Leonard Self, a widower of one year, sets out to grant his wife’s final wish by scattering her ashes on Artist’s Point—although against her wishes he has the clear intention of leaping after her. Their life has been a fractured fairy tale—childless, hardworking, they have been visited by more than one catastrophe, and through it all, Inetta has been as sure of her faith as Len was sure he had none. But they’ve loved one another through it all and now Len, who can’t find a reason to go on, is embarked on what he considers to be his final journey. As we follow him up Monument road, we also drop back in time in nearby Grand Junction, where teenage Helen, who desperately wanted the part of St. Joan in her high-school play, decided to gather information about extreme faith by attending an evangelical church. There she encountered Neulan, a nerd with plenty of faith and the voice of an angel. Not long thereafter Helen, fearless and surefooted, nonetheless plummeted from Artist’s Point. Her friends and family were inconsolable—particularly her sister Margaret. Now, back in the present, Margaret is a realtor who’s making Leonard Self an offer on his land. And so paths cross and re-cross, lives shift and change, as drifters and alcoholic handymen, reporters, ranchers, and children follow each other up and down Monument Road, in and out of one another’s lives. The pace of Monument Road alternates between a slow trot and a full-out gallop, the dialogue is as laconic as it is spot-on rural-Rockies, and as we encounter lies, betrayal, even murder, somehow humor and love seem to leaven the pain, shedding light on mysterious shadows as Len drives closer and closer to the edge of.… I won’t say more—except that Monument Road owes something to Kent Haruf and the fictional territory of Holt, Colorado, but equally as much to Brady Udall and John Irving. As your bookseller my advice is that you don’t miss this wry, touching but ever-realistic book about life, death, love, luck and its opposite, and whatever else makes our days worthwhile.
Annabelle alive isn’t exactly earthbound, levitating as she does, both literally and in her imagination. But Annabelle dead isn’t anchored any more firmly to earth. Rather, she flits and floats restlessly over the killing field where she lost her family; hovers above the path taken by Emily, the gravely determined reporter covering their murder; is a vaporous presence in the courtroom where the killer is being tried. Annabelle is an enchanting child but the reporter, a steadfast and determined adult, looks reality in the face. As do the two men who help her cover the case—not to mention Mason, an orphan straight from the pages of Dickens. Perhaps it is these likeable characters, the tangle of their relationships that make this tale of mass murder riveting rather than merely macabre, intriguing rather than mundane. Or maybe it’s the narrative intensity, or the lively inventive style…or the plot that so compels us as it snakes its way through serial murders one minute, hidden passions the next. Whatever it is that keeps the reader engaged with head and heart, Quiet Dell is a joy-shot wonder of a book for all its dark matter—easy to read, hard to put down, harder to forget.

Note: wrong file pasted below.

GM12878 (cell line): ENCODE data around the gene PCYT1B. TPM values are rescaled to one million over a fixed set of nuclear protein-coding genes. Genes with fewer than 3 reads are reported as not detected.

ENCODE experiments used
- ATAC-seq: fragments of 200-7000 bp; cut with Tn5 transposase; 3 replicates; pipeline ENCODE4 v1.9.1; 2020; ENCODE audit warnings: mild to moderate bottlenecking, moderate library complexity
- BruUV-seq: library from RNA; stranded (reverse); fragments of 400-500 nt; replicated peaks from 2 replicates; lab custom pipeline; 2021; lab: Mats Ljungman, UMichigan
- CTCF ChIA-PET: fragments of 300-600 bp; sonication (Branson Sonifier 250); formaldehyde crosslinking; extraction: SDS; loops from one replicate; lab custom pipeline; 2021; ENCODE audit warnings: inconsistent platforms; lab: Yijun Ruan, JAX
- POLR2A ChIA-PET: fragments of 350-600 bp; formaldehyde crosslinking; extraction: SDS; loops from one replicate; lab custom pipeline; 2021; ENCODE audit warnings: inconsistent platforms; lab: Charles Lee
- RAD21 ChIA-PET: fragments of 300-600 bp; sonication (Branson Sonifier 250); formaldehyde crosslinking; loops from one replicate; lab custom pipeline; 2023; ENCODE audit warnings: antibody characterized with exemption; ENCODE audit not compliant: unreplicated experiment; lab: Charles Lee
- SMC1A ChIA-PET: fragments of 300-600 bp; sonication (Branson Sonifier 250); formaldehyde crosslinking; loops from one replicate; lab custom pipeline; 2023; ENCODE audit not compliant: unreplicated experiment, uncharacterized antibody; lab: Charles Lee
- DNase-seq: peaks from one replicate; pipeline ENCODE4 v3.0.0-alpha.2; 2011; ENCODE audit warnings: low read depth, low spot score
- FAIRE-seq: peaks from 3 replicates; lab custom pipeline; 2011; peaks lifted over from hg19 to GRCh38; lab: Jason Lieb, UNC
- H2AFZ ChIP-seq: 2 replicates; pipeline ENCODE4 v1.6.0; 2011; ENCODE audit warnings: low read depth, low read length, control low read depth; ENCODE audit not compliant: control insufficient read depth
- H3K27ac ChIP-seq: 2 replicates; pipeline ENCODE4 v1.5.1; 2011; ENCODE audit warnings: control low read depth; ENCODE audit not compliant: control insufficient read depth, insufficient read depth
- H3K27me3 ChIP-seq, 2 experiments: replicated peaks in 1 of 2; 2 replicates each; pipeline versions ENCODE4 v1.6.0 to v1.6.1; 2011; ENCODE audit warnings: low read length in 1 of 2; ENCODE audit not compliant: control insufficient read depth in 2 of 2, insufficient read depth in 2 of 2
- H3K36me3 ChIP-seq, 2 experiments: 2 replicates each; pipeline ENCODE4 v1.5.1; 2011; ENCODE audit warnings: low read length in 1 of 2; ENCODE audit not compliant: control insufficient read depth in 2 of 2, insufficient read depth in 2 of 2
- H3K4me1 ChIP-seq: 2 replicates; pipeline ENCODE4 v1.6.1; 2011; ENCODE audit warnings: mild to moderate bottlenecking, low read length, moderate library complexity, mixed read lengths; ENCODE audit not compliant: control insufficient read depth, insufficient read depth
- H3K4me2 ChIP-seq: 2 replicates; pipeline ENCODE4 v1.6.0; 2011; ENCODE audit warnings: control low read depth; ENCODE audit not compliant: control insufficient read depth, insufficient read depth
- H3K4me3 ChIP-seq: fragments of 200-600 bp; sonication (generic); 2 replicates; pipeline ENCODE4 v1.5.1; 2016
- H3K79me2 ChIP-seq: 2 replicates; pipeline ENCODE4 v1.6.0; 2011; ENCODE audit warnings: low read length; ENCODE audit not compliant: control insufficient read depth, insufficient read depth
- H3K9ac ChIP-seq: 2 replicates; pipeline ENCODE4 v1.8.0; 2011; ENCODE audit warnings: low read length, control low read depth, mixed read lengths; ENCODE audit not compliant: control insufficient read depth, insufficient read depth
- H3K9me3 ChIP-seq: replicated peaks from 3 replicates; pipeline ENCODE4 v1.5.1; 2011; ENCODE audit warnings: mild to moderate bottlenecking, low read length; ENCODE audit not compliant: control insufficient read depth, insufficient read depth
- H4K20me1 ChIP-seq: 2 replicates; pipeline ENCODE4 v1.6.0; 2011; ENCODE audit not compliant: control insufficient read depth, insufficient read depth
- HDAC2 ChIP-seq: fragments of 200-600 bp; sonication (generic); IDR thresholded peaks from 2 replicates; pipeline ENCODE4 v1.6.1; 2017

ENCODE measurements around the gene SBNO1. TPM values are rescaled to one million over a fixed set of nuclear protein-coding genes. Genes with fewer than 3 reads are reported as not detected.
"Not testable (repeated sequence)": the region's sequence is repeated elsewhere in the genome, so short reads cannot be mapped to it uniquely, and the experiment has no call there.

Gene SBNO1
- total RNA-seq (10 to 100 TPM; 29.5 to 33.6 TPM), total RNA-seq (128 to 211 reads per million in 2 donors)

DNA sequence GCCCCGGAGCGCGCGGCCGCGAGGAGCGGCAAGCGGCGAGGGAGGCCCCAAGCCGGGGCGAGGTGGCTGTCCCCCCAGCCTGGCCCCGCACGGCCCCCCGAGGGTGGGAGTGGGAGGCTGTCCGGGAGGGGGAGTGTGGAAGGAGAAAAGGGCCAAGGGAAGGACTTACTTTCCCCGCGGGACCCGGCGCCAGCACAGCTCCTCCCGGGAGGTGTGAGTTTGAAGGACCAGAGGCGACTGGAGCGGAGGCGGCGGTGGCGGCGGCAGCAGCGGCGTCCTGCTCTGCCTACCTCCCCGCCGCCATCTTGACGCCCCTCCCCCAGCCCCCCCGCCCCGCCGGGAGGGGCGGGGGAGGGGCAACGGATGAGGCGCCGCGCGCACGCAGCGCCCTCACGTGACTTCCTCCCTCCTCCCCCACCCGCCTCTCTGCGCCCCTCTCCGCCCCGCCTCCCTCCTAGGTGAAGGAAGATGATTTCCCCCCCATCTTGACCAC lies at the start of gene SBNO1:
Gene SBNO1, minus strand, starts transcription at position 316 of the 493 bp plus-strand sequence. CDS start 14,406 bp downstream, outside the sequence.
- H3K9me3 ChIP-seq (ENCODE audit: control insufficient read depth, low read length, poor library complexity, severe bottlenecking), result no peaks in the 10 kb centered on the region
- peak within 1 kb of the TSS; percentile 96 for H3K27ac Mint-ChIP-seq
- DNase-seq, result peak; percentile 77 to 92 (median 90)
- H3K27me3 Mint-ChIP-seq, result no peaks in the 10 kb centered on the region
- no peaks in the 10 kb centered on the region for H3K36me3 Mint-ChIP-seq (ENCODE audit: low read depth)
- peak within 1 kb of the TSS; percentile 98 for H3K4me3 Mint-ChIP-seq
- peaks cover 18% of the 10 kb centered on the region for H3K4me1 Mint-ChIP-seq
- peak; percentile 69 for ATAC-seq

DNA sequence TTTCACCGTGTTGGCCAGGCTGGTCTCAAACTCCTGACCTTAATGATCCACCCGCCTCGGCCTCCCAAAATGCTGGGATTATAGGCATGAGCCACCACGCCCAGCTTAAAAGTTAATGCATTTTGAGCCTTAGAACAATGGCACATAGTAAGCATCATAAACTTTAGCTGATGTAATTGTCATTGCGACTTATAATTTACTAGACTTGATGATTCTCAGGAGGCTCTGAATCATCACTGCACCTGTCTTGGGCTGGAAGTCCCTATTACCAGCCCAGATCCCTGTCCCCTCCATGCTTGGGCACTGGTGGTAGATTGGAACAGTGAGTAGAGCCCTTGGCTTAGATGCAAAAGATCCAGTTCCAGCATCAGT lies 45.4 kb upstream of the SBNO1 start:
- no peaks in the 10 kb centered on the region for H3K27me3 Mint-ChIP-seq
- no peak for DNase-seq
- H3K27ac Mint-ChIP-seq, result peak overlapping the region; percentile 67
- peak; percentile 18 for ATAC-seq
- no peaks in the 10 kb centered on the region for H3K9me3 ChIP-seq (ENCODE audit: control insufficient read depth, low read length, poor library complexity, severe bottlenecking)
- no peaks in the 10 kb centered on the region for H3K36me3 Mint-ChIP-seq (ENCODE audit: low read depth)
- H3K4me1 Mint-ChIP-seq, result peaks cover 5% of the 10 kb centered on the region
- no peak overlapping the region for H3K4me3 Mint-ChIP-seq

Having for years nursed an inordinate fondness for Pride and Prejudice and as a result reacted with prejudice to the many spin-offs, I picked up Longbourn with misgivings—but I loved every page. This below-stairs tale of life in the Bennett home is a tale of incessant laundry that left the maids’ hands chilblained and red, of sloshing chamber pots and blackened fireplace, of sweeping and mopping from dawn until long after dark. There’s romance below-stairs, there’s social commentary aplenty, and witticisms that might have come from the pen of Austen herself. But the thing that distinguishes this novel from its predecessors is the depth of character to be found in its pages: in young Sarah, who is neither as wise as Elizabeth nor as foolish as Lydia—although at first as easily led; in Mrs. Hill, the housekeeper, who buries unhappy secrets under a lifetime of hard work; in James, the footman, whose past is a secret unknown even to himself. That these past secrets are, in the end, shared by upstairs and down alike should come as no surprise since whatever their relationships, people who live under a single roof almost inevitably share more than a common abode.
Whether it be an ostrich or an octopus, a manatee in the ocean, a butterfly collection in a museum, or a flight to freedom, the pages of these lively stories are populated by denizens of the natural world, and by those who relate to that world, those who cannot. Reasons for leaving are clarified, intellectualized rationales are simplified, a mysterious death at a summer camp is mythologized, as intriguing, quirky characters, all at crossroads of one kind or another, are surprised by events or sometimes by unwanted knowledge. An impressive debut by a writer with an interesting sensibility, an arresting voice, and a clear and compassionate understanding of the vagaries of humanity.